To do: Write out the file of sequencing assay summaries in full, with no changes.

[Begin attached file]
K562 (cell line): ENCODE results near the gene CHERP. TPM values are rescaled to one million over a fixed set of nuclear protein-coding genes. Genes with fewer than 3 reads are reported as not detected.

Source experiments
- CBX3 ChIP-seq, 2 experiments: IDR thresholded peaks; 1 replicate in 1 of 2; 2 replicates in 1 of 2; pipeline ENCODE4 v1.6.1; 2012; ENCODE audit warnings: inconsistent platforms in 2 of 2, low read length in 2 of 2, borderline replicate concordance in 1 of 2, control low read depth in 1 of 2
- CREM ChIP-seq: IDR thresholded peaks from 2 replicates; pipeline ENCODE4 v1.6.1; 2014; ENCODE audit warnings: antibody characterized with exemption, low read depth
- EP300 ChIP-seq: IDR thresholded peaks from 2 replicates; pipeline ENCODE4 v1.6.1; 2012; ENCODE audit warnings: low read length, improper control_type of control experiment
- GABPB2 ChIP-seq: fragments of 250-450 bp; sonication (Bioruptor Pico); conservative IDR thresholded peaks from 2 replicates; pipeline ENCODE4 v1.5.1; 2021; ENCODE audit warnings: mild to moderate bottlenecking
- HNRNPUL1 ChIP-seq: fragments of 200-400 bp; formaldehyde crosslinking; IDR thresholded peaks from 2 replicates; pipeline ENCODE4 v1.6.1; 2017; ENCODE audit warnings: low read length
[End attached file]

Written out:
K562 (cell line): ENCODE results near the gene CHERP. TPM values are rescaled to one million over a fixed set of nuclear protein-coding genes. Genes with fewer than 3 reads are reported as not detected.

Source experiments
- CBX3 ChIP-seq, 2 experiments: IDR thresholded peaks; 1 replicate in 1 of 2; 2 replicates in 1 of 2; pipeline ENCODE4 v1.6.1; 2012; ENCODE audit warnings: inconsistent platforms in 2 of 2, low read length in 2 of 2, borderline replicate concordance in 1 of 2, control low read depth in 1 of 2
- CREM ChIP-seq: IDR thresholded peaks from 2 replicates; pipeline ENCODE4 v1.6.1; 2014; ENCODE audit warnings: antibody characterized with exemption, low read depth
- EP300 ChIP-seq: IDR thresholded peaks from 2 replicates; pipeline ENCODE4 v1.6.1; 2012; ENCODE audit warnings: low read length, improper control_type of control experiment
- GABPB2 ChIP-seq: fragments of 250-450 bp; sonication (Bioruptor Pico); conservative IDR thresholded peaks from 2 replicates; pipeline ENCODE4 v1.5.1; 2021; ENCODE audit warnings: mild to moderate bottlenecking
- HNRNPUL1 ChIP-seq: fragments of 200-400 bp; formaldehyde crosslinking; IDR thresholded peaks from 2 replicates; pipeline ENCODE4 v1.6.1; 2017; ENCODE audit warnings: low read length